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Audrey Hepburn Timeline 1950 - 1959

The 1950s saw Audrey emerge as a major Hollywood movie star after first captivating audiences on Broadway in Gigi.

1951

Audrey gets a major supporting role in The Secret People. The role utilises her ballet skills and one dramatic scene evokes memories of the Arnhem bombing. During this production she is offered her next role: Nous Irons à Monte Carlo, shot on location on the French Riviera.

During the shoot, in a chance encounter with the film crew in a hotel lobby, Colette sees Audrey and thinks her perfect for the lead role in her Gigi. Although Audrey's subsequent reading is disappointing, she gains the part at Colette's insistence.

Audrey screen tests in London for the lead role of the princess in William Wyler's Roman Holiday. Wyler views her performance later and finds her irresistable. Now signed for a Hollywood movie as well as a Broadway play, Audrey leaves on her own—the first time without her mother—for New York.

Gigi rehearsals begin in October, however Audrey's auditions are substandard. After much hard work, and much-needed vocal coaching, she steadily improves, even up till opening night. The majority of newspapers give low marks to the play but kudos to Audrey.

During Hanson's visit for the Gigi premiere, Audrey accepts his diamond ring to formalise their engagement. His work is split between NYC, Toronto, and Britain, and during Gigi he and Audrey spend a lot of time together.

After her Gigi success, Audrey resumes her voice coaching, and her dance instruction—at the Tarassova School of Ballet in New York City. In an interview, Audrey credits dance for giving her the discipline to learn her first lead acting role in Gigi so quickly.

1952

On May 31, Gigi closes early in New York since Paramount is eager to get started on Roman Holiday, for which there is a narrow shooting schedule. Audrey goes straight to Rome immediately after closing night, with her wedding—having been planned for between the play and film that spring—postponed.

Roman Holiday is completed in September and Audrey learns much from the experience: When asked later how much she had learned from Wyler, she would say "almost everything." On this film Audrey begins her life-long collaboration and friendship with Edith Head.

Wedding plans are put off again as Audrey goes straight into the American road tour of Gigi, lasting eight months. Midway through, Audrey announces her engagement over. It is an amicable split and they continue to see each other. Audrey would say that her desire to give up at least a year after marriage to just being her husband's wife made it being impossible to give up her career, which she has worked on so hard for.

1953

Roman Holiday opens in the U.S. in August, and audiences and critics love it. Audrey's "look" becomes all the rage and is followed by fashion magazines everywhere.

In London in July for the British opening of Roman Holiday, Audrey first meets Mel Ferrer at a fête hosted by her mother. Mel is twice-divorced, a father of four, an actor, stage and film director and twelve years her senior. The chemistry between them is instant and they would soon fall in love.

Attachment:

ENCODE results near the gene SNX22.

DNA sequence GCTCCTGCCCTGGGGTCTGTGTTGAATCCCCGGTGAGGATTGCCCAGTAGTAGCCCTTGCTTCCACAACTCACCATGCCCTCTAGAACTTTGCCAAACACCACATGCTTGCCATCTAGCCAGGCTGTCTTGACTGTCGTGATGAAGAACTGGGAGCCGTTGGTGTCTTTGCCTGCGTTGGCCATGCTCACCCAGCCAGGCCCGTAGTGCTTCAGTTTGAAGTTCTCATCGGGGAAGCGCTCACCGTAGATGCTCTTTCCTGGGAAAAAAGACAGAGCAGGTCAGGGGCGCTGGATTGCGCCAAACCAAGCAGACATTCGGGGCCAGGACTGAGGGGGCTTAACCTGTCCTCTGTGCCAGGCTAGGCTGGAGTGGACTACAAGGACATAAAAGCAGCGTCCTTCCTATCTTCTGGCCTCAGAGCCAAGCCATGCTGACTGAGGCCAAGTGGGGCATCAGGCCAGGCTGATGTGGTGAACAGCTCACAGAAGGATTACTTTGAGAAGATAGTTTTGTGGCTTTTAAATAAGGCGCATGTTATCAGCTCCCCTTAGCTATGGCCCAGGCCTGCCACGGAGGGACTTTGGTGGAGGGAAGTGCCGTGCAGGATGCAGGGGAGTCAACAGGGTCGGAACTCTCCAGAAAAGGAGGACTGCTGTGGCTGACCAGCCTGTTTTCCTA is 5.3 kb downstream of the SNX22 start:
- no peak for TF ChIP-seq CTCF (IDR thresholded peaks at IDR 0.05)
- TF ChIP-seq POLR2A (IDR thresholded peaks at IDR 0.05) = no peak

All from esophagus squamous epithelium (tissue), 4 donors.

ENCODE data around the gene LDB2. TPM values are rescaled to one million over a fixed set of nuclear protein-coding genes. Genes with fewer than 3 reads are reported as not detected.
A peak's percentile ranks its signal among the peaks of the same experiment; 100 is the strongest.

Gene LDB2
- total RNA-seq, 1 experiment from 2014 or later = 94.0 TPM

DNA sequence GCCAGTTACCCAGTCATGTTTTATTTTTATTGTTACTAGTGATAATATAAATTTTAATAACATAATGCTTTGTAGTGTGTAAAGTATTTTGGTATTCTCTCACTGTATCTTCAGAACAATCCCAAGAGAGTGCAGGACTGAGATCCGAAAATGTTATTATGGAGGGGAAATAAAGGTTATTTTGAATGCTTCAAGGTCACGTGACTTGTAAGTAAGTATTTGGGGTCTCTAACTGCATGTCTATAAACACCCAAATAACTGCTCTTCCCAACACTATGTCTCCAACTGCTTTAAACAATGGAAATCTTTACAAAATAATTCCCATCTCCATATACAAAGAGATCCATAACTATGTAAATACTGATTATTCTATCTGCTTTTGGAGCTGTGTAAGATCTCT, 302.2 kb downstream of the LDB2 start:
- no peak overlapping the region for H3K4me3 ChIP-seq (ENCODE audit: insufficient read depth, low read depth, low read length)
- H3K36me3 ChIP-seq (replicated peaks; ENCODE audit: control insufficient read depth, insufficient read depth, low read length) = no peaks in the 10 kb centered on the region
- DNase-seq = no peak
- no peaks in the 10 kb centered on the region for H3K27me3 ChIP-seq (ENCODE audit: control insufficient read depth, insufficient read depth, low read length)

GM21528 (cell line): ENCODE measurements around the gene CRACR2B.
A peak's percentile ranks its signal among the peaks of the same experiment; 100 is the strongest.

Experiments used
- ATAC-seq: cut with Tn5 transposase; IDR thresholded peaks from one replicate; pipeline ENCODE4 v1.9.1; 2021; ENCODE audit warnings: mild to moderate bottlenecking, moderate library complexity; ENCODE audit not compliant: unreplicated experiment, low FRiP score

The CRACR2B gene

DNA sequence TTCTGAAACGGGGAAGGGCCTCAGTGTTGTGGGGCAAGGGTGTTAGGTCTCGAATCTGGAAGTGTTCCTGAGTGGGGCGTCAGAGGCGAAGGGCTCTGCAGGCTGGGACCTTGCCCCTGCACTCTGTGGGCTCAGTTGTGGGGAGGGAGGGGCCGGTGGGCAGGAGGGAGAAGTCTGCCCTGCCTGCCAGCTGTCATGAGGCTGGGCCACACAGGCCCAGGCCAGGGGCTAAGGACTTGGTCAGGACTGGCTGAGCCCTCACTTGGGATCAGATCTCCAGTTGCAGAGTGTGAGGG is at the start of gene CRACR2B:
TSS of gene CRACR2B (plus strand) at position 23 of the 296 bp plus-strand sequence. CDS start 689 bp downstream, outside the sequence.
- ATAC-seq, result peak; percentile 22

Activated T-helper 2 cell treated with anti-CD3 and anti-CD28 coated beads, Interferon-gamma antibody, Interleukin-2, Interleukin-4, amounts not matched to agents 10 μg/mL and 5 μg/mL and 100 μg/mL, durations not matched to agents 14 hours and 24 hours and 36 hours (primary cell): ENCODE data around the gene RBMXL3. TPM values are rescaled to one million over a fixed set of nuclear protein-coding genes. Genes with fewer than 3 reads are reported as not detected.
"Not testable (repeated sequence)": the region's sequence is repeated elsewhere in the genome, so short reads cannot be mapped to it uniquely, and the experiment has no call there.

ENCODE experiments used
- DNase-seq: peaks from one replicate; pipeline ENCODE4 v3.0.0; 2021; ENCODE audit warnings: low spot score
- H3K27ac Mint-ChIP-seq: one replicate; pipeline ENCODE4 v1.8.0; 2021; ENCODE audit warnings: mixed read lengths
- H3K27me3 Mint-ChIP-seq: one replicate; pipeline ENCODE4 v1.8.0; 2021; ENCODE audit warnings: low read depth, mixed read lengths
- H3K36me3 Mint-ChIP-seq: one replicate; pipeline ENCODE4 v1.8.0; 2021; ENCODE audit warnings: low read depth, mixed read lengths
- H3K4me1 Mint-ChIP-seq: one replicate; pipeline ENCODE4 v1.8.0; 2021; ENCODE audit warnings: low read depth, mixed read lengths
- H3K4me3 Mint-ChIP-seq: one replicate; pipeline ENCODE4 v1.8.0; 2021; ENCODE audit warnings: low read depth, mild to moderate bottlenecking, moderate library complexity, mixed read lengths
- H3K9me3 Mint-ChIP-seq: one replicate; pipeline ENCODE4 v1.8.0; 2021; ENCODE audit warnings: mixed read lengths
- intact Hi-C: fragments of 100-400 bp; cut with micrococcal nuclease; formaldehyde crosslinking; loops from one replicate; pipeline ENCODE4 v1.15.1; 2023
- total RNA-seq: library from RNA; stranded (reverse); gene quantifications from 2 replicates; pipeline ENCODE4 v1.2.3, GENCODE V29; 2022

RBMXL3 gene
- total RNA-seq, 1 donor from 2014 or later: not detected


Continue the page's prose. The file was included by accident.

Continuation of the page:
September, and Audrey begins shooting Sabrina on Long Island. The nine-week shoot is followed by time in Hollywood for retakes. On this film Audrey begins her lasting relationship with Givenchy, who designs the fashion costumes worn by Sabrina.

Ferrer sends Audrey the script for Broadway's Ondine, in which he hopes to have them both star. She loves it and agrees to the role, securing Mel as costar.

At the end of Sabrina, and before the start of Ondine rehearsals two weeks later, Audrey moves back to New York, where her mother later arrives soon after.

1954

Ondine premiers on February 18th to rave reviews. Audrey now learns she has been nominated for an Academy Award for Roman Holiday, and on March 25 she is awarded Best Actress. Three days after and Audrey is awarded again: the Tony award for best stage actress in Ondine.

Three months into Ondine, Audrey is suffering from exhaustion, smoking a pack of cigarettes a day and fifteen pounds underweight. On advice from her doctors to rest she quits, and so Ondine closes on July 3 after 157 performances. At the end of the month she flys to an alpine resort Switzerland, where after a week of media imprisonment she finally finds respite at a villa in Bürgenstock.

August, and Mel Ferrer flies to Switzerland and formerly proposes, and Audrey accepts—over Ella's objection. On September 24 they are married in a civil cermony at Buoche, on the shores of Lake Lucerne. The next day they repeat their vows at a religious ceremony in a chapel below the mountain at Bürgenstock. After a four-day honeymoon near Bürgenstock she and Mel enjoy a week together near Cinecitta Studios, Italy, where he was filming La Madre. They return to Bürgenstock where they learn that Audrey is now pregnant. For the rest of her life Audrey would now call Switzerland her home.

In November Audrey makes her first return to Holland on the invitation of the League of Dutch Military War Invalids for a five-day fundraising tour.

1955

February, and Audrey receives her second her second Oscar nomination, for Sabrina, but loses to Grace Kelly in A Country Girl.